Thursday, December 22, 2011

“The Primitive And What Came After”

The green witch said, “She’s in Los Angeles doing what you call villainy.”

I said, “It won’t be the same without her.”

The green witch smiled and asked, “If she were here, what do you think would be the same?”

random holiday talk

De Santillana and von Dechend state in the Introduction to Hamlet’s Mill that they are well aware of modern interpretations of myth and folklore but they find them shallow and lacking insight: “...the experts now are benighted by the current folk fantasy, which is the belief that they are beyond all this - critics without nonsense and extremely wise”. Consequently, de Santillana and Deschend prefer to rely on the work of “meticulous scholars such as Ideler, Lepsius, Chwolson, Boll and, to go farther back, of Athanasius Kircher and Petavius”. They give reasons throughout the book for preferring the work of older scholars (and the early mythologists themselves) as the proper way to interpret myth; but this viewpoint did not sit well with their modern critics schooled in the “current anthropology, which has built up its own idea of the primitive and what came after”.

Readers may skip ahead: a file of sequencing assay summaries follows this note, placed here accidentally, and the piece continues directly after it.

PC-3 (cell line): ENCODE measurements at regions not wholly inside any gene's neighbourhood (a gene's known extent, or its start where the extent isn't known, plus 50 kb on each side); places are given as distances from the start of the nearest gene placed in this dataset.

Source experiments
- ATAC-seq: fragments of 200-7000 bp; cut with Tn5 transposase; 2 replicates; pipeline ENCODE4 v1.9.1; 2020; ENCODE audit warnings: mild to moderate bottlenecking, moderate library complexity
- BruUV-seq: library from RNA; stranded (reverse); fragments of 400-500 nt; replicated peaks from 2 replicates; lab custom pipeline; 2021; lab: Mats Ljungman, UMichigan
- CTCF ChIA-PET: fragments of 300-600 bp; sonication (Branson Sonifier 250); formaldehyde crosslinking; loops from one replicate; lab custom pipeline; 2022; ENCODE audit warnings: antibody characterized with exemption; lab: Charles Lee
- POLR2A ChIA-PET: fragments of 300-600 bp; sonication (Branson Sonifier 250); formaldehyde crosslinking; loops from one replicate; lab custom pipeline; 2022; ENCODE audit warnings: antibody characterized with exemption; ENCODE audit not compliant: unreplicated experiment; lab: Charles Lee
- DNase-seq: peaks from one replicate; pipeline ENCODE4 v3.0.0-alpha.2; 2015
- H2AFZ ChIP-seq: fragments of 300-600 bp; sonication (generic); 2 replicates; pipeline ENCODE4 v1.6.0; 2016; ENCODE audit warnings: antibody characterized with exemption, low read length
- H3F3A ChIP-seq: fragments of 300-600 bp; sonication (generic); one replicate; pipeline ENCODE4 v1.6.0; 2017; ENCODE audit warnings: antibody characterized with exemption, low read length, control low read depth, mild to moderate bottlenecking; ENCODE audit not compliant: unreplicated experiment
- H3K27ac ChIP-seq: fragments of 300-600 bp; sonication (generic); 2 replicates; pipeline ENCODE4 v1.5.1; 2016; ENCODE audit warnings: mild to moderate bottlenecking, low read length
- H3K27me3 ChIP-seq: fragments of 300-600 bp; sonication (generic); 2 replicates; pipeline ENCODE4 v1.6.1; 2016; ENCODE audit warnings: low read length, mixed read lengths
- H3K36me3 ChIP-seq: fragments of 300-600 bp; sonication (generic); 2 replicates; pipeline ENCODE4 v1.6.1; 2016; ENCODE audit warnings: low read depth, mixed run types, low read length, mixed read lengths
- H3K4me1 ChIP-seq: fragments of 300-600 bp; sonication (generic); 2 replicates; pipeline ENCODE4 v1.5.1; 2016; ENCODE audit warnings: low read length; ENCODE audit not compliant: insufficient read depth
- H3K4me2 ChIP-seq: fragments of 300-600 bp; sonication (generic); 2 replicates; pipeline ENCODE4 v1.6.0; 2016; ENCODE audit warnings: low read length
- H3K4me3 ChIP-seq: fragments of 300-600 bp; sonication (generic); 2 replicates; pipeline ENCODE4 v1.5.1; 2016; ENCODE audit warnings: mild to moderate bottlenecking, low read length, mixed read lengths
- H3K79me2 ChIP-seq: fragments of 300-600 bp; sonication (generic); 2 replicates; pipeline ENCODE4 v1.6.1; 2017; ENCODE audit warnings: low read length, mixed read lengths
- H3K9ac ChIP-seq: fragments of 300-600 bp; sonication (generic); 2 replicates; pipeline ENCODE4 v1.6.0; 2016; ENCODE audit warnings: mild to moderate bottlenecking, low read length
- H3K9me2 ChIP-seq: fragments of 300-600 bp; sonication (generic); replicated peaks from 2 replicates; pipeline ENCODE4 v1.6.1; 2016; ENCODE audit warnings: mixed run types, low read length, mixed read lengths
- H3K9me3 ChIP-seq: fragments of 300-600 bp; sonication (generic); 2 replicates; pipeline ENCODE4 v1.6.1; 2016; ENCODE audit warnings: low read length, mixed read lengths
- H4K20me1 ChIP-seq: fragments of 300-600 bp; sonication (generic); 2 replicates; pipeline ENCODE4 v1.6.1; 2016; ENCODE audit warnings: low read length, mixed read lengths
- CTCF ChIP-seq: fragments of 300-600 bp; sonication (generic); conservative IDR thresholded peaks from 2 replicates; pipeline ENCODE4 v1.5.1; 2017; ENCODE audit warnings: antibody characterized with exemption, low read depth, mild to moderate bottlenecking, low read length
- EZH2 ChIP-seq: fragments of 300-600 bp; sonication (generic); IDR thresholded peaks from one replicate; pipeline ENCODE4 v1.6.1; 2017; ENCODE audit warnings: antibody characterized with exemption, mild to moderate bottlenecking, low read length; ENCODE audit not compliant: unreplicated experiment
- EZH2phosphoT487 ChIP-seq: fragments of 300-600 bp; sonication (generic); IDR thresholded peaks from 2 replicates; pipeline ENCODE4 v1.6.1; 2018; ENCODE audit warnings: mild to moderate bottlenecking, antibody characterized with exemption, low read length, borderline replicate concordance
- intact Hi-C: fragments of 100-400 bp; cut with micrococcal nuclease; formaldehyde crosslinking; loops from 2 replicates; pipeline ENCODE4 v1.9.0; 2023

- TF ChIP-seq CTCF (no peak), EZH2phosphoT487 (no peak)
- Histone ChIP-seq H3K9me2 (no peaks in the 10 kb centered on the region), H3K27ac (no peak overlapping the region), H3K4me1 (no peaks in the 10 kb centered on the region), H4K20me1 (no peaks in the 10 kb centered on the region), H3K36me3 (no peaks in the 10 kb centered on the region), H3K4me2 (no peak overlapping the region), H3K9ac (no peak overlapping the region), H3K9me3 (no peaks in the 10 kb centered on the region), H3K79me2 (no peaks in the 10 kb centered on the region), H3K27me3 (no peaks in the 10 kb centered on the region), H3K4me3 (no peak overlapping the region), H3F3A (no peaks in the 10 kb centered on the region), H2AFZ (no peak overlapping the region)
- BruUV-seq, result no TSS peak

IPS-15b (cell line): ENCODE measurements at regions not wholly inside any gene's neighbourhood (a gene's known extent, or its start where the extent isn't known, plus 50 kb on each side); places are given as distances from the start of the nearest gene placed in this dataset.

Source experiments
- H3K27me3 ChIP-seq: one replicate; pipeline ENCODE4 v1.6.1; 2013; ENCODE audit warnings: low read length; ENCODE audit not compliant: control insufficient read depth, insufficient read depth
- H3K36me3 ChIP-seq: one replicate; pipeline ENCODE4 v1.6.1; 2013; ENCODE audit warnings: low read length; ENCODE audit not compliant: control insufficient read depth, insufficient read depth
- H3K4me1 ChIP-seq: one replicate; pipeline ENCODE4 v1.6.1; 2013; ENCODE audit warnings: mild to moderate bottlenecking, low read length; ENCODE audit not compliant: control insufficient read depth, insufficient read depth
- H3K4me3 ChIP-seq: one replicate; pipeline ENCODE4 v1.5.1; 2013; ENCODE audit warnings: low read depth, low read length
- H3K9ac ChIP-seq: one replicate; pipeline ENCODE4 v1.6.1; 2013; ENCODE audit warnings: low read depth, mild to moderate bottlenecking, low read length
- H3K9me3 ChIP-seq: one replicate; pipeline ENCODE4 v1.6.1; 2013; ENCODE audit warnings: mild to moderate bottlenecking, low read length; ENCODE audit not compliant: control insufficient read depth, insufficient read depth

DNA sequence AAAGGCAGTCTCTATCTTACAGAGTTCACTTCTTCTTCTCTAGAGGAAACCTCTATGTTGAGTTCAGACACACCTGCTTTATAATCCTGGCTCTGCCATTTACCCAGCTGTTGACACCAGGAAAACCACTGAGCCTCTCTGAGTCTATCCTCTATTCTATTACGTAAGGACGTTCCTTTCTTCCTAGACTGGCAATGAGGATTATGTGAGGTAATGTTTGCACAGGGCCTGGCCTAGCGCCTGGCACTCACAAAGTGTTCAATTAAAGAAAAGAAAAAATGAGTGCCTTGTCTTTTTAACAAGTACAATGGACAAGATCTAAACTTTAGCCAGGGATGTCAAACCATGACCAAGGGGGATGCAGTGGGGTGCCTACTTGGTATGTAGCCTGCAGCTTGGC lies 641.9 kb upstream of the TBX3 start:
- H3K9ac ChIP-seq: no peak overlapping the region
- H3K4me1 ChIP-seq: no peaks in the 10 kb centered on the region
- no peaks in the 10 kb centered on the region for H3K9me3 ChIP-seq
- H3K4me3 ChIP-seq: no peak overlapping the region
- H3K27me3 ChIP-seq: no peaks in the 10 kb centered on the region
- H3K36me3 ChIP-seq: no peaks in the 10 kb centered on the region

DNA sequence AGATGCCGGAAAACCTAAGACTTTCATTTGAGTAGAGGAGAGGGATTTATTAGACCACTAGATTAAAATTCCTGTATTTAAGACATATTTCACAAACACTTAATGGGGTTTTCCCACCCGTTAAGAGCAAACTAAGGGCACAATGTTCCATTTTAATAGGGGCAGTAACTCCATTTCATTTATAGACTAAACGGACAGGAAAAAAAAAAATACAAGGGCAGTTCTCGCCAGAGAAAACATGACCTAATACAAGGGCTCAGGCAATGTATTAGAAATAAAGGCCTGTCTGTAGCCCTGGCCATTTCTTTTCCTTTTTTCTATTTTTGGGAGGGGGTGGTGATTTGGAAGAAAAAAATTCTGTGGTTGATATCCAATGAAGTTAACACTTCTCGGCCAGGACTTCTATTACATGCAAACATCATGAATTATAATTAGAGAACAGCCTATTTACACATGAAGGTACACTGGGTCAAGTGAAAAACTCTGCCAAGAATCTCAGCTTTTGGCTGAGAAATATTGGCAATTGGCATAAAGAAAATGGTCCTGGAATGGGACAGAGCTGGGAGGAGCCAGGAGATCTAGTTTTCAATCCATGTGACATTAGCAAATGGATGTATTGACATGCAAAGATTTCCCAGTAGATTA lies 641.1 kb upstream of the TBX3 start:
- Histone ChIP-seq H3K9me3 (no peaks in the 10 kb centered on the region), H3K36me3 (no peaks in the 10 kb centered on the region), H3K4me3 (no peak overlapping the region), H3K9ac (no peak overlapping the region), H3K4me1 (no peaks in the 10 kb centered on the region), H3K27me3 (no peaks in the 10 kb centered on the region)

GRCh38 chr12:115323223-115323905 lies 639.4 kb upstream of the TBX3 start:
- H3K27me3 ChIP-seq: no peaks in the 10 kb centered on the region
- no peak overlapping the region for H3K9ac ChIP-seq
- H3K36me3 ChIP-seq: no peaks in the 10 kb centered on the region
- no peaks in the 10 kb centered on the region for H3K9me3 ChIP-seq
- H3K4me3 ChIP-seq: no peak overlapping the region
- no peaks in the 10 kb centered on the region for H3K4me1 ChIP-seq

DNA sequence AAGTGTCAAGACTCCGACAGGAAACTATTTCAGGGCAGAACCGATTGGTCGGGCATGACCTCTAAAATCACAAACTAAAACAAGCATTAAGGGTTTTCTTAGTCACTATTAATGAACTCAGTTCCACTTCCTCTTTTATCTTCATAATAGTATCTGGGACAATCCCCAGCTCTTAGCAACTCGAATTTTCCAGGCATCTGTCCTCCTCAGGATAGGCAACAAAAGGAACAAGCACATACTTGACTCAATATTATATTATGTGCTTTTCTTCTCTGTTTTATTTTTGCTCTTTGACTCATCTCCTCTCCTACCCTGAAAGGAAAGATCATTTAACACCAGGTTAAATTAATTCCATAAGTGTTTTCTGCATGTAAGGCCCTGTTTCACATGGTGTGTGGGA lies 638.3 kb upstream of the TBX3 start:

that quote is from
Wikipedia’s entry on “Hamlet’s Mill”
and the quotes within it
are from
“Hamlet’s Mill”

My guitar is like prehistory now
because my fingers have traveled through time
and can play on keyboard synthesizer
chord voicings similar to the voicings
I use in arrangements for my guitar
and the synthesizer can synthesize
acoustic or electric guitar sounds
so my fingers all modern and high-tech
can make sounds not exactly the same but
so similar that if you close your eyes
or even if you keep your eyes open
wild dogs crying out in the night might not
be able to tell the two sounds apart.

At least that’s my current folk fantasy.

My guitar is still right next to my bed.

My room wouldn’t be the same without it.

But if my guitar could talk would it say,
“I’m here, but what do you think is the same?”

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